Don’t laugh, for the roots of this fallacy are very deep in all of us, myself included. I remember how painful it was when a doddering elder in a London club walked up to me and said with a tap on my shoulder: ‘Well, young man, I am glad that at last you have come round to see reason. I myself knew twenty-five years ago what Bolshevism means, and it’s never too late to repent.’

You can’t help this sort of thing; you can’t help people being right for the wrong reasons. In the last war we fought in the name of democracy in an alliance with Dictator Metaxas of Greece, Dictator Chiang Kai-Shek and Dictator Stalin. At that time Nazism was the main menace to the world, and politics is based on forming alliances. But there is a fundamental difference between a war-time alliance, and political identification with one’s allies. Being allied to Chiang did not mean that we wished to imitate the Chinese regime. Being against our will in one camp with the Hearst press or Senator McCarthy does not mean that we identify ourselves with their ideas and methods. This fear of finding oneself in bad company is not an expression of political purity; it is an expression of a lack of self-confidence. If you are sure of yourself- politically and ideologically- you will no longer be frightened to say that twice two makes four, even if Colonel McCormick says the same.

5. Fallacy number five is the sentimental fallacy. For years we were allied to Communists in the struggle against Nazism, and now when we have to part company, the roots of past loyalty are difficult to tear out. Our bedfellows of yesterday do not share this sentimental squeamishness. Over the slightest disagreement they will denounce us as Fascists, traitors and cannibals. These emotional ties are one-way ties, and it is essential to bear in mind that they are entirely irrational and conservative in nature.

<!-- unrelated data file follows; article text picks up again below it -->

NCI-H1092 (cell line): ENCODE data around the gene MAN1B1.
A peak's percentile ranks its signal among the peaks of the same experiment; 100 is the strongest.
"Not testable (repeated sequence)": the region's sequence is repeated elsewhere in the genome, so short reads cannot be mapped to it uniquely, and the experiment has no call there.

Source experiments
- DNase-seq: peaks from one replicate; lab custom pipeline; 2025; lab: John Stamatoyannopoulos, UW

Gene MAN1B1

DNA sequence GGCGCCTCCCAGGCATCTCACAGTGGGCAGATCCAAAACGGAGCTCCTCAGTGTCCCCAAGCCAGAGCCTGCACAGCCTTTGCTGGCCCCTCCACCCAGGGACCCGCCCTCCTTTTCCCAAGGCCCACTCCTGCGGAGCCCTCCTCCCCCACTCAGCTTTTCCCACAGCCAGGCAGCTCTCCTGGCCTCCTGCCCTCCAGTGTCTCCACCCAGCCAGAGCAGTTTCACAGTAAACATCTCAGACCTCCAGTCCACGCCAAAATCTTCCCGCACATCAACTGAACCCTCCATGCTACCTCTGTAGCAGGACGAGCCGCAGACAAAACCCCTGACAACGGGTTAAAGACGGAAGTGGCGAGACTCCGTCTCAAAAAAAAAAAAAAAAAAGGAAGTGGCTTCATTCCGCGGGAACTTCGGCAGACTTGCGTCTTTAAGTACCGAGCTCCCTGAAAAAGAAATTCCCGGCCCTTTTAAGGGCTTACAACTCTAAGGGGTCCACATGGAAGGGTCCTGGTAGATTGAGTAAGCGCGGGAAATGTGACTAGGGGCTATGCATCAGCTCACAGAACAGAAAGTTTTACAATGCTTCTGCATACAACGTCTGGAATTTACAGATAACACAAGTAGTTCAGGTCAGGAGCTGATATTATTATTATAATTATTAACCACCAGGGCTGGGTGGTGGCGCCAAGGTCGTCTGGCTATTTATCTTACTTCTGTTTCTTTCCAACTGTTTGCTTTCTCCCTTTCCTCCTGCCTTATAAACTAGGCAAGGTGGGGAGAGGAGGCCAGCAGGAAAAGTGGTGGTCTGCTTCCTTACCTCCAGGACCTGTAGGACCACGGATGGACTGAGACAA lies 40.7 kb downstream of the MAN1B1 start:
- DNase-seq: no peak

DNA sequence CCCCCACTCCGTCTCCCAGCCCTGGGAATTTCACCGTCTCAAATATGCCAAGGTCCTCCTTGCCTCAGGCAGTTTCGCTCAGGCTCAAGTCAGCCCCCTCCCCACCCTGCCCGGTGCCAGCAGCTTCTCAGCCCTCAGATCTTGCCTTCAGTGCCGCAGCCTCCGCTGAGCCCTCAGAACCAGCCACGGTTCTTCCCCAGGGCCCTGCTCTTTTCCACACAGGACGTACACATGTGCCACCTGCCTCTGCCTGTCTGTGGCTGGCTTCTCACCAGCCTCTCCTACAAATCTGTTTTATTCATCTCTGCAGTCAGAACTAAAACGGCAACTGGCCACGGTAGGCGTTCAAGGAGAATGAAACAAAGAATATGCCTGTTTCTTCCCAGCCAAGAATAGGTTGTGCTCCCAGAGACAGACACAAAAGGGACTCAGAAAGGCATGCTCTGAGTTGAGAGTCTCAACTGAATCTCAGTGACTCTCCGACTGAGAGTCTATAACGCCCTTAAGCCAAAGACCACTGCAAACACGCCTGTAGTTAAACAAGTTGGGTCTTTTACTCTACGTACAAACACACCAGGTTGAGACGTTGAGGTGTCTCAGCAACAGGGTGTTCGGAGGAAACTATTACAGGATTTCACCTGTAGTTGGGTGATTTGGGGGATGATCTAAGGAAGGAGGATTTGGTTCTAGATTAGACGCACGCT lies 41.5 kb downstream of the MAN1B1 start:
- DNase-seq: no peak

6. Fallacy number six is the fallacy of the perfect cause. It is related to number two, the soul-searching fallacy. Only absolutely clean hands have a right to reach out to protect and save what remains of Europe. Only an absolutely perfect cause is worth fighting for. And the search for the perfect cause becomes an excuse for quietism.

History knows no perfect causes, no situation of white against black. Eastern totalitarianism is black; its victory would mean the end of our civilization. Western democracy is not white but grey. To live, even to die for a perfect cause is a luxury permitted to few. In 1942 or ’43 I published an article which began with the words: ‘In this war we are fighting a total lie in the name of a half-truth.’ The total lie was Hitler’s New Order. The half-truth was our democracy. Today we face a similar emergency and a similar predicament. Once more the choice between us is merely that between a grey twilight and total darkness. But ask the refugees who manage to escape, at the risk of their lives, from behind the iron curtain into our grey twilight world whether this choice is worth fighting for. They know. You don’t.